The court noted that Kit Base was put on the market more than 6 months before the priority date of the patent at stake, “so that” the claims lack novelty. However, as far as I understand, there was no allegation that the disclosure was an evident abuse. In fact the disclosure was made by the proprietor itself, which seems to leave little room for a possible abuse argument. Therefore, and unless some points made by the parties are not properly reflected in the judgment, there was probably no reason whatsoever to refer to this 6-month period. Did I miss something, or are we talking about a French patent here and not a German utility model? Just to be clear, there is no grace period in this country.

The final part of the judgment relates to Terpan’s additional claim for unfair competition and commercial free-riding. Terpan reproached the defendants with copying features of its Kit Base.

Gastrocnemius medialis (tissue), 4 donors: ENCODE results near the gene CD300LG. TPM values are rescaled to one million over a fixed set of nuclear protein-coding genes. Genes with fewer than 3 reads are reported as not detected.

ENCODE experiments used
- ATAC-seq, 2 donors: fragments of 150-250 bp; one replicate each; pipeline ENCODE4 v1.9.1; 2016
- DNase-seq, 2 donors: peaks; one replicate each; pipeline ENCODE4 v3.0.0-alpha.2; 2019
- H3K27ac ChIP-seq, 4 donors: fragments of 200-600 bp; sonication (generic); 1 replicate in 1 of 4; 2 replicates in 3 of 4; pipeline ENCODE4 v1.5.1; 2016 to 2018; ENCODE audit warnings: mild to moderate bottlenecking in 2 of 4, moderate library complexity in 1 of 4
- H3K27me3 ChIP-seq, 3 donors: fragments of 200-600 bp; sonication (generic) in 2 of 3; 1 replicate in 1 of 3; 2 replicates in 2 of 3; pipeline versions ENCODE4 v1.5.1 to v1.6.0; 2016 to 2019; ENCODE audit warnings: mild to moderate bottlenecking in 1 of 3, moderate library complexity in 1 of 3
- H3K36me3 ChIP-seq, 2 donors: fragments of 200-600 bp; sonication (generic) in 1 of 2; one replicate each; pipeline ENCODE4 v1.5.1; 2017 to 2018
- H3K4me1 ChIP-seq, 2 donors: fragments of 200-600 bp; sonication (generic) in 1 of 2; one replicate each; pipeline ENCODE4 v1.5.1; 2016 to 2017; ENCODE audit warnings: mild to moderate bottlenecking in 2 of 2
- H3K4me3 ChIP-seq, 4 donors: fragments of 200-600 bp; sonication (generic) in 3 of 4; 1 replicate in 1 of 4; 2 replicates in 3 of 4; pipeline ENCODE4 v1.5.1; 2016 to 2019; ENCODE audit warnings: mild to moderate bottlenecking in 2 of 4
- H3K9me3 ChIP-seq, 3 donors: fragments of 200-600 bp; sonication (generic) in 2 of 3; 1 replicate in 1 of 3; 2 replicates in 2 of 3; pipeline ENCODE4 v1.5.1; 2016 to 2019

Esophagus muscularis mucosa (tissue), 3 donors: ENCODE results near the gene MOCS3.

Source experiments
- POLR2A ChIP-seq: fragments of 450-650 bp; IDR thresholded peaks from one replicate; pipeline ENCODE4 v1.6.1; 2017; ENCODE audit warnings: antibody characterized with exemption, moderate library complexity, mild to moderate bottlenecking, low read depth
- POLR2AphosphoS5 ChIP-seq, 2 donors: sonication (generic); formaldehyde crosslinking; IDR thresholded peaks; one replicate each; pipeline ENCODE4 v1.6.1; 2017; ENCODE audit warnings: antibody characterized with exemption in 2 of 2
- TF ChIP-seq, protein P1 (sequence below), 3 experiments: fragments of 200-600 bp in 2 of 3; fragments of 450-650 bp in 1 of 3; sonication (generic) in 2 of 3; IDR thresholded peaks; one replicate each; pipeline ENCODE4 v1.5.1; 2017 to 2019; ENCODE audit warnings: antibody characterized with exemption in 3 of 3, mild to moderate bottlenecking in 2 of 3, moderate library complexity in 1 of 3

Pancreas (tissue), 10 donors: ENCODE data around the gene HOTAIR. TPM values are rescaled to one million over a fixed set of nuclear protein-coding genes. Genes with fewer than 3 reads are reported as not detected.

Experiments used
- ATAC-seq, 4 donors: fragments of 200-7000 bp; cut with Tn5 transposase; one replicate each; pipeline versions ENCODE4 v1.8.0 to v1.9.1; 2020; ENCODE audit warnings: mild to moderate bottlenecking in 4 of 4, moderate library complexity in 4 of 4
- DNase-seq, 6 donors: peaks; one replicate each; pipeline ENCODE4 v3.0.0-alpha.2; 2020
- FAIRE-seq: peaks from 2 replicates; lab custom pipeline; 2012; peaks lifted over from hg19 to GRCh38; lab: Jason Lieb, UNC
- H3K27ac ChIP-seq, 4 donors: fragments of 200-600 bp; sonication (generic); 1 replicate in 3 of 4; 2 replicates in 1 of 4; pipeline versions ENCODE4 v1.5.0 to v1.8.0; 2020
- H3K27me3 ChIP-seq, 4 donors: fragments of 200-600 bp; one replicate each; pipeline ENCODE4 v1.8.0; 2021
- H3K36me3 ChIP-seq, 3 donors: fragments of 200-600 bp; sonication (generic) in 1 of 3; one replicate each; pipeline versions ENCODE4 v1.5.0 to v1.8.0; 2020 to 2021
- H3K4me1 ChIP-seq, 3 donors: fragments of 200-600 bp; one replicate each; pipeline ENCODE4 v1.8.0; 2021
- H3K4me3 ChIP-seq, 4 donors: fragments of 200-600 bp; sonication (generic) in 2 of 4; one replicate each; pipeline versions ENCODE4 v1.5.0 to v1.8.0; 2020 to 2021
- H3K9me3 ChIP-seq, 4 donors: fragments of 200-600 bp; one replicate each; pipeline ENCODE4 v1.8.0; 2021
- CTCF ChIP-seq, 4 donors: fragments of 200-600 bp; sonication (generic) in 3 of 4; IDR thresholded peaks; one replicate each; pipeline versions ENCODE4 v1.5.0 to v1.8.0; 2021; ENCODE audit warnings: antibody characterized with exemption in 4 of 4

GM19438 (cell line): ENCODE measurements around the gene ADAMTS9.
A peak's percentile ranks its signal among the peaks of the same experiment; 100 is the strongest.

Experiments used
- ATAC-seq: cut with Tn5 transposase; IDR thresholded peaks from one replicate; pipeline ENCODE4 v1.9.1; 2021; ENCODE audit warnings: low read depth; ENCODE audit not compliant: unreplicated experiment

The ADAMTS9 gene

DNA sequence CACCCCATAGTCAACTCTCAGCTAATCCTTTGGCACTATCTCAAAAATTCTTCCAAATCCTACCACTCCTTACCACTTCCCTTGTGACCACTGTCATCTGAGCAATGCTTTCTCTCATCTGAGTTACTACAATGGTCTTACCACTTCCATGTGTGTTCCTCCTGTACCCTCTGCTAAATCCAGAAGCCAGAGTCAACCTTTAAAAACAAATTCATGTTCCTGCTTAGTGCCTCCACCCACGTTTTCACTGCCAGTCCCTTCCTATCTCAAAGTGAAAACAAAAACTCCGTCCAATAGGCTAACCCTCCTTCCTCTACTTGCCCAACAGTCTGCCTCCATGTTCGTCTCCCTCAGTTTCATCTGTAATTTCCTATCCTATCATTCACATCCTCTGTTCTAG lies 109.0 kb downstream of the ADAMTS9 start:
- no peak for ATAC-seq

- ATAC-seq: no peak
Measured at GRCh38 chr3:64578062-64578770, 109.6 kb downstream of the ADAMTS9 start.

Again, the court did not find in favor of the plaintiff.

First, Terpan’s alleged R&D investments were not proven, especially because the kit was the result of collective work together with various associations.

Second, the presentation similarities noted by Terpan between the defendants’ Kit Crack and the original Kit Base (presence of a soothing cream and of a kit assembling drawing) were said to relate to commonplace features; whereas, on the other hand, the court insisted on some significant differences between the two kits (such as the presence of an alcohol-imbibed pad, or different looking packages).

With a decision as interesting as this one, one could easily become addicted to case law.

PS: Many thanks to Jérôme Tassi for first drawing my attention to this decision!


CASE REFERENCE: Tribunal judiciaire de Paris, 3ème chambre 3ème section, November 6, 2020, Terpan v. Action Solidaire développement & SAFE, RG No. 17/12393.